Institute for War and Peace Reporting | Giving Voice, Driving Change

Getting Beggars off the Streets

Law enforcement officials are reluctant to use harsh measures to round up women and children looking for a handout.
By Mohammad Jawad

When the unmarked vehicles pulled up to a bus stop in central Kabul one April morning, it didn't take long for the beggars who frequent the area to spot the official license plates and scurry for cover.


There was no real need for them to run. As with previous police sweeps, most beggars knew they would just be given a verbal warning and released on the spot, unless they had a criminal record.


Since March 25, the authorities have been attempting to reduce the number of beggars on the streets of the capital. Practically every neighbourhood is home to at least one beggar, often a burka-clad woman. Some sit quietly with hands out. Others appear to have collapsed and then request – even demand – money from anyone who offers to help.


The more aggressive beggars follow their targets for several blocks, mumbling in pitiful tones and giving up only when their mark steps into a shop and the merchant ejects them. If the target is a foreigner who offers a small afghani note, it is not uncommon for the beggar to demand payment in dollars.


Police have not been heavy-handed, as long as they determine that the beggars have no criminal records.


Rather than jail those caught begging, police often hand them over to a new commission created primarily to prevent child abuse among beggars.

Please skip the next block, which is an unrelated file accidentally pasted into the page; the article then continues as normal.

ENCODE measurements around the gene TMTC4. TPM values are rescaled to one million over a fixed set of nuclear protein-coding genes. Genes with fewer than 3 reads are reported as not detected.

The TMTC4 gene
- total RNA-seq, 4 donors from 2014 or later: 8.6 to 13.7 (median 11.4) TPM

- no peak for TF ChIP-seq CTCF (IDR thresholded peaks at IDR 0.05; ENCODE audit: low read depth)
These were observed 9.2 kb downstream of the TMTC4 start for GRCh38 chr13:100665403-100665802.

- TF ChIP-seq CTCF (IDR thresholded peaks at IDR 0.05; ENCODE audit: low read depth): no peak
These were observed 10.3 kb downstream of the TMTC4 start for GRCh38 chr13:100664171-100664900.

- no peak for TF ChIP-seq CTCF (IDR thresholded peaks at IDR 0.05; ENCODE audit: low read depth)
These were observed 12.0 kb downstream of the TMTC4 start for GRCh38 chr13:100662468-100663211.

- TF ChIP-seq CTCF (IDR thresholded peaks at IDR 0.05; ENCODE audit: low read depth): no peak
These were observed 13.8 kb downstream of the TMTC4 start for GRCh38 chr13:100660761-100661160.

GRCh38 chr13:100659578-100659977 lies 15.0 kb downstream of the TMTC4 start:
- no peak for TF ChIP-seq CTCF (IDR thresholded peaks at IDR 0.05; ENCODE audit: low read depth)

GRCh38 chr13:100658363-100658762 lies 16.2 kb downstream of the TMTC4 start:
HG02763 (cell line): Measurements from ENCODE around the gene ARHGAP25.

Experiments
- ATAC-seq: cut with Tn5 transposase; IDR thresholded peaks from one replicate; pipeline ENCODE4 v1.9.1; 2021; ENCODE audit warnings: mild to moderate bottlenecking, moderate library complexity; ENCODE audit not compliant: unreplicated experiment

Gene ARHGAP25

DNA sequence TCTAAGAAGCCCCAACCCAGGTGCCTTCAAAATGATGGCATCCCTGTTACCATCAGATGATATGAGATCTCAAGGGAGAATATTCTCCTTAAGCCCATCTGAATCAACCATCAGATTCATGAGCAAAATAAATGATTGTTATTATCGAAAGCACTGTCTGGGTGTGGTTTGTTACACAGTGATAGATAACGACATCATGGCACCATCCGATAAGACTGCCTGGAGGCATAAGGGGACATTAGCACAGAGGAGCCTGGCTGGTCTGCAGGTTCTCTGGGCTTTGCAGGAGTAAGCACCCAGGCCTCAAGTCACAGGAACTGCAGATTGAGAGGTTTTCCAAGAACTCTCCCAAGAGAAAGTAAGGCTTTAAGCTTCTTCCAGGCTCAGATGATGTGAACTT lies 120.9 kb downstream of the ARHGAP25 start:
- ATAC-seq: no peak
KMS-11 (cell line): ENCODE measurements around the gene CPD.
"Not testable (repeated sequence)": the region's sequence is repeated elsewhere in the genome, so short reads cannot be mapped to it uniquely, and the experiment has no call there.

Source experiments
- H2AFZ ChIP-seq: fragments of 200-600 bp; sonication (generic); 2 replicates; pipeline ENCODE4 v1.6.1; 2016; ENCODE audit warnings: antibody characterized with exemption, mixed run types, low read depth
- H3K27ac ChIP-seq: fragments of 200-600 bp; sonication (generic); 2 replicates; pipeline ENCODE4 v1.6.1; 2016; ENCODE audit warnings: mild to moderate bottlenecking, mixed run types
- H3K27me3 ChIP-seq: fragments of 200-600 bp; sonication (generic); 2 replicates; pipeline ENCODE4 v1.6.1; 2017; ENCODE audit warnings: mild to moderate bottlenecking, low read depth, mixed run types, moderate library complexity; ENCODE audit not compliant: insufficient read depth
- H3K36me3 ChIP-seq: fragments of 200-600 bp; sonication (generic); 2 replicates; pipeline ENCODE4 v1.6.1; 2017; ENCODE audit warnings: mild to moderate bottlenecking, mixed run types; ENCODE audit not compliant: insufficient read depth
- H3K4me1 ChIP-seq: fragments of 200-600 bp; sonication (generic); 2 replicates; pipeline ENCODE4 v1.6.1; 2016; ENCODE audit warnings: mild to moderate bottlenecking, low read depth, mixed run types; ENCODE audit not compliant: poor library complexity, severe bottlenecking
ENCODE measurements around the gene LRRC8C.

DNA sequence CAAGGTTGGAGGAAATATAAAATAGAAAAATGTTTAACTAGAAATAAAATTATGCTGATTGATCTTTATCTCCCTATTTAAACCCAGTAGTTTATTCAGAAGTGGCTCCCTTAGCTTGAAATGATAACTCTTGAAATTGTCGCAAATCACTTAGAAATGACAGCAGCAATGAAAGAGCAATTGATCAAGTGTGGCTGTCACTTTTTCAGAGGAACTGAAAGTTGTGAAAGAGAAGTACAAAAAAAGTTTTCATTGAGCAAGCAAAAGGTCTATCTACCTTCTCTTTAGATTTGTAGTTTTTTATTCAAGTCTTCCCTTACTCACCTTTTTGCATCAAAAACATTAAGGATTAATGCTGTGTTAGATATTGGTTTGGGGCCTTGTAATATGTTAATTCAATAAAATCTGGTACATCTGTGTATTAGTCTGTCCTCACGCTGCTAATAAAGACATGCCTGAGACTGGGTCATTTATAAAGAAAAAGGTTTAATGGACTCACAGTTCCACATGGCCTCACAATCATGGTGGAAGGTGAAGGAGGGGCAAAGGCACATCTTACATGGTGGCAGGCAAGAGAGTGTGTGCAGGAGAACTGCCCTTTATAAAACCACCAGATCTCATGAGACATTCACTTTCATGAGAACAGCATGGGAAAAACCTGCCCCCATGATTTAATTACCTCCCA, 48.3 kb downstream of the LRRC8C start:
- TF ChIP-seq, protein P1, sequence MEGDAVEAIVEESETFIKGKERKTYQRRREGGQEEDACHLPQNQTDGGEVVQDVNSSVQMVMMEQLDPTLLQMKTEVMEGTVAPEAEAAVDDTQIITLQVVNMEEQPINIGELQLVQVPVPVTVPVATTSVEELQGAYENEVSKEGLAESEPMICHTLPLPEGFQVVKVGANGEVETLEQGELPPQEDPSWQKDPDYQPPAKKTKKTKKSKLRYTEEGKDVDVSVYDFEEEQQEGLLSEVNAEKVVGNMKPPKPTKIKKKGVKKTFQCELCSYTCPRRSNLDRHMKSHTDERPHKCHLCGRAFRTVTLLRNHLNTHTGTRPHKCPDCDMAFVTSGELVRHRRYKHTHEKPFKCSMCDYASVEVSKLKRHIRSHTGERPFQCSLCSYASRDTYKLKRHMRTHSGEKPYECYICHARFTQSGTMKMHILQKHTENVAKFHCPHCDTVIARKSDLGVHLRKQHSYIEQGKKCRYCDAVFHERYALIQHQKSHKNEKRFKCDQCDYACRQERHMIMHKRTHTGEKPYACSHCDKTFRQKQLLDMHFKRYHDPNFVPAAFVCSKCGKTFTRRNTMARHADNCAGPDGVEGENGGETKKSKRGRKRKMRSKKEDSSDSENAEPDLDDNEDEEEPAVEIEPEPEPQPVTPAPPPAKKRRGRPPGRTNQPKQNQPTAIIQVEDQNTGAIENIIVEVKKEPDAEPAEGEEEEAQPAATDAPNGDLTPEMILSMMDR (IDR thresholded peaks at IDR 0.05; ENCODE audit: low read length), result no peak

In one month alone, 107 people were brought to the Commission for the Prevention of Child Abuse, located in a building that also houses a kindergarten.


"We don't have any specific punishment in mind, and we don't want to punish anyone," said Mohammad Aalem Aimaq, the commission’s director. "In order to scare them, we tell them that if they're caught twice, they will be sentenced to three months in prison and fined 10,000 afghanis.”


Beggars with children under eight are released into the custody of their families – if they have relatives – after promising to abandon the practice.


Children who have been subjected to physical or sexual abuse can receive psychological counselling, said Aimaq.


In addition, young people between the ages of eight and 16 who are caught up in such sweeps are also sometimes turned over to the Organisation of Social Helpers of Afghanistan where, with the consent of their families, they can receive training in music, painting, beauty salon work, English language, artificial flower-making and computer skills.


Funded by UNICEF as well as Scandinavian and British charities, the centre has seen 450 street children pass through its doors during four years of operation.


There are only ten teachers at the centre, which currently cares for 370 young people. The 70 picked up in the latest roundups have placed an extra burden on its strained budget.


"The government hasn't put any possibilities into our hands, so at the moment we depend on the charities," said Aimaq. "We're concerned about what we'll do if their aid stops."


Nine-year-old Mohammad Fahim spends his morning making artificial flowers at the centre and said he happy to be in a place where is not looked down upon.


Mohammad said he was forced to take up begging to help support his family, but is glad he is now in a place where he's not reviled.


"It was my parents' fault," he told IWPR. "I was always being told, 'Go and do whatever work you want to do. Bring us money. We don't care how you make it.’”


Many residents of the capital hope these efforts to reduce the number of beggars on the streets succeed.


"We’re sick of these people," said Mohammad Sabir, who drives a van between Kabul and Jalalabad.


Mohammad Jawad Sharifzada is an IWPR staff reporter in Kabul.